In its eight year, Climate Week will gather heads of state and environmental stakeholders to discuss how to work together to achieve low carbon solutions. For this year, New York’s Climate Week will coincide with the opening of the U.N. General Assembly on Wednesday and many countries are expected to use this occasion to ratify the text they signed in Paris, last December at COP21.
U.N. Secretary-General Ban Ki-moon said he expects many countries to join which means there’s a good chance the Paris Agreement might enter into force by the end of the year, possibly even before COP22 in Marocco.
Odds favor Paris Agreement coming into force by the end of the year
At COP21, Paris, a total of 197 countries representing 98 percent of the world’s greenhouse gas emission agreed to action that would limit warming to two degrees Celsius above the pre-industrial average. The representatives did not adopt the text, though. Rather, it was a formal agreement which requires ratification.
For the COP21 deal to become binding, it needs to be ratified by each country’s government which can be complicated and takes time. It was only “adopted” in Paris, and “signed” in New York in April 2016.
The pact comes into force when at least 55 countries that collectively sum at least 55% of the world’s carbon emissions need to join, in accordance with Article 21, paragraph 1 of the Paris Agreement. For instance, China, the European Union, the United States, and just a couple other countries like Brazil, Mexico, and South Africa would be enough to bridge the 55% carbon emission threshold, but the deal won’t go through unless the total number of countries involved is at least 55.
Last week, Secretary of State John Kerry told international officials that “We are working together to bring that agreement into force as quickly as possible,” during an ocean protection summit at the State Department.
According to the UNFCCC’s official tally, 27 out of the 197 parties have ratified the agreement so far which account for 39.08 percent of global emissions. China and the United States both ratified the Paris Agreement during a historic meeting on September 3, 2016, and on Wednesday morning some experts say the U.N can expect as many as 30 other countries to join during a one-hour General Assembly event.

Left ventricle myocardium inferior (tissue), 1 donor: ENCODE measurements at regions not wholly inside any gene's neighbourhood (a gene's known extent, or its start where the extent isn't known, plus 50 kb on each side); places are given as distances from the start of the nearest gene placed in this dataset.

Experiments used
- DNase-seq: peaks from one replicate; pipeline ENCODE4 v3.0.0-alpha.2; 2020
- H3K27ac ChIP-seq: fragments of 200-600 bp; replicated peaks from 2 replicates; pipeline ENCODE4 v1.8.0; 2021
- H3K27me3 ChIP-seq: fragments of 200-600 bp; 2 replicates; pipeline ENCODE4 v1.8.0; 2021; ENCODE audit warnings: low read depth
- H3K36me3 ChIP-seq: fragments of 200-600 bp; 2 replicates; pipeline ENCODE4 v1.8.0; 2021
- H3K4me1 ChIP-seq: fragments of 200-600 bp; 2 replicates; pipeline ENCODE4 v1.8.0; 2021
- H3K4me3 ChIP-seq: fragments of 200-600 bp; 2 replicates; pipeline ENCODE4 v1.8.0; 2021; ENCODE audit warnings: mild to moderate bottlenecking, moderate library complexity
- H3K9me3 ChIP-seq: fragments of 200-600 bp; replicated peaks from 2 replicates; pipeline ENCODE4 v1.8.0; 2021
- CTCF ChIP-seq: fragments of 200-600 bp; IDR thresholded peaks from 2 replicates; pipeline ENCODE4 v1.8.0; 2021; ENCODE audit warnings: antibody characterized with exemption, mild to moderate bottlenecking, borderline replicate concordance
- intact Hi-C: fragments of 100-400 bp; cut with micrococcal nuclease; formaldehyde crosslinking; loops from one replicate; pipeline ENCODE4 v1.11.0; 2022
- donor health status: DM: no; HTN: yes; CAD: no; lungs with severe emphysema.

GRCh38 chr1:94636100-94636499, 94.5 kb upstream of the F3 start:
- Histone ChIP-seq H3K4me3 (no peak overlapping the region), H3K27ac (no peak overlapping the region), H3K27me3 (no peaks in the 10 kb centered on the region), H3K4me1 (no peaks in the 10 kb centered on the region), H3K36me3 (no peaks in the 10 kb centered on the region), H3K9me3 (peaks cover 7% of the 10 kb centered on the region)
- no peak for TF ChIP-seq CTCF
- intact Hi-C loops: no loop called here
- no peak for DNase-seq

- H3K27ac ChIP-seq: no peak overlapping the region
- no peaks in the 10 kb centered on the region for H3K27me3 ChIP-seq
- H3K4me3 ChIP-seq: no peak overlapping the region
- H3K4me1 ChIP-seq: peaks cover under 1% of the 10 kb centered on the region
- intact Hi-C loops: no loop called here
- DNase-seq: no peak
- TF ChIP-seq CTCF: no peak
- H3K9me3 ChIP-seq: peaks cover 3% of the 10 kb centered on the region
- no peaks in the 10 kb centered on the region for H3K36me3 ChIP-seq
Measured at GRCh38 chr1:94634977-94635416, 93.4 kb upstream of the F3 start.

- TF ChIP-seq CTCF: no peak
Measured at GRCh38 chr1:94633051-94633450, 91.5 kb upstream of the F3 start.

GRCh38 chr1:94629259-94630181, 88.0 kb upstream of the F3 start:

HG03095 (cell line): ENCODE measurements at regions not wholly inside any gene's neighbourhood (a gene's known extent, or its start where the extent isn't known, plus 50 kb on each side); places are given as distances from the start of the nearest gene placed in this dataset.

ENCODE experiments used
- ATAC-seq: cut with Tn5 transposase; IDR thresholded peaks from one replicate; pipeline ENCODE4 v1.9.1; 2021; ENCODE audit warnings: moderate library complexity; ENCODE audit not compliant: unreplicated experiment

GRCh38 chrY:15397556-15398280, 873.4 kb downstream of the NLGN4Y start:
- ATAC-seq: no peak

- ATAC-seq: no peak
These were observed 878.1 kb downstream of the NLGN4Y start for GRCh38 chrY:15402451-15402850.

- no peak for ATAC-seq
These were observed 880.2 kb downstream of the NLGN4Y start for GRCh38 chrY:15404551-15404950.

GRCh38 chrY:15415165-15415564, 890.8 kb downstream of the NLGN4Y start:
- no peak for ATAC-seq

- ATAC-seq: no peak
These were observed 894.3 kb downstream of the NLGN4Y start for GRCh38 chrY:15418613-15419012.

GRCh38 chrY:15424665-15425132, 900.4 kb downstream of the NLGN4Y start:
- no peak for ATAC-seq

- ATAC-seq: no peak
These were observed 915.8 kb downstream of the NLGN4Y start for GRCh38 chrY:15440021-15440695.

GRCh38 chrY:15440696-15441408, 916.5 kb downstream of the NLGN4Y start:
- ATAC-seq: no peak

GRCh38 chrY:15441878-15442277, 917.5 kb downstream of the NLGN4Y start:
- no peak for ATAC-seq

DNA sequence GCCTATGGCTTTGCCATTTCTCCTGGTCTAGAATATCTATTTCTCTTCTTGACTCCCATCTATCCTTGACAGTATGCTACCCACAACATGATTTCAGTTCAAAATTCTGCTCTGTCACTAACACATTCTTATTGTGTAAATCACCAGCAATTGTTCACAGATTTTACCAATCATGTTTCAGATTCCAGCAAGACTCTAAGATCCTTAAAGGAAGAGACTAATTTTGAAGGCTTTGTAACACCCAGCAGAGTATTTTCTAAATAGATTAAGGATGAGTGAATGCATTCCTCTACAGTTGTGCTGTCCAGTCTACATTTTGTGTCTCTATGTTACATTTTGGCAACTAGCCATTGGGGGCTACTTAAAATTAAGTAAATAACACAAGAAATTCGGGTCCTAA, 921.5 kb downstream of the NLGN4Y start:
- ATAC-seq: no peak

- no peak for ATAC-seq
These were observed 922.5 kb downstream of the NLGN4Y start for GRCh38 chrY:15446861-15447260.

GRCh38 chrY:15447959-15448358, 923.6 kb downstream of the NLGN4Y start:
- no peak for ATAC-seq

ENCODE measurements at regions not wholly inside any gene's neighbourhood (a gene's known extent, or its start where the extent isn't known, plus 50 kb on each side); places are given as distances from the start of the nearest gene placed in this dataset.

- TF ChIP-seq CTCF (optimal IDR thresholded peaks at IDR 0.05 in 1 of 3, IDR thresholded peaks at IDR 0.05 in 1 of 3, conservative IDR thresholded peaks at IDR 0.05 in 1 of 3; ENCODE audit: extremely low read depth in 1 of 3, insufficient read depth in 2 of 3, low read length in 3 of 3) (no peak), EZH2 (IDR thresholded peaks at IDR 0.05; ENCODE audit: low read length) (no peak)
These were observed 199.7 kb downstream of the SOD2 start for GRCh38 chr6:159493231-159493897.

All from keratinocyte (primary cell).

Some of the countries expected to join on Wednesday include Brazil, Mexico, Chile, and Argentina. But while the number of countries ratifying the Paris Agreement might reach or even exceed 55 after this week’s General Assembly, experts warn that total covered emissions will be shy of the 55 percent required for the historic text to come into legal force.
If by some miracle of chance, both 55 percentile thresholds are reached then the Paris Agreement will become ratified — for those signatory nations. This might lead to an odd situation in Marrakech, Morocco which will host the 22nd session of the Conference of the Parties (COP 22) between November 7-18. Negotiations for a host of decisions to guide implementation of the deal will have to start in Marrakech, but that would also mean excluding a number of important parties from the meetings, like Russia or the European Union. This situation seems unlikely, though.
“We want an inclusive COP,” said Moroccan environment ambassador Hakima El Haite. “We don’t want to negotiate and prepare the tools to implement the Paris Agreement with 60 countries or 55 countries.”
Still, the important takeaway is that odds favor a ratification by the end of the year. Japan and Canada said they plan to ratify the deal this year, and their emissions are more than enough to cover any loose ends.
“I think there’s a political sense around the world of the urgency of the problem, and people believe that one of the ways that they can signal their engagement in support of the urgency is to ratify quickly,” said d U.S. Special Envoy for Climate Change Jonathan Pershing.
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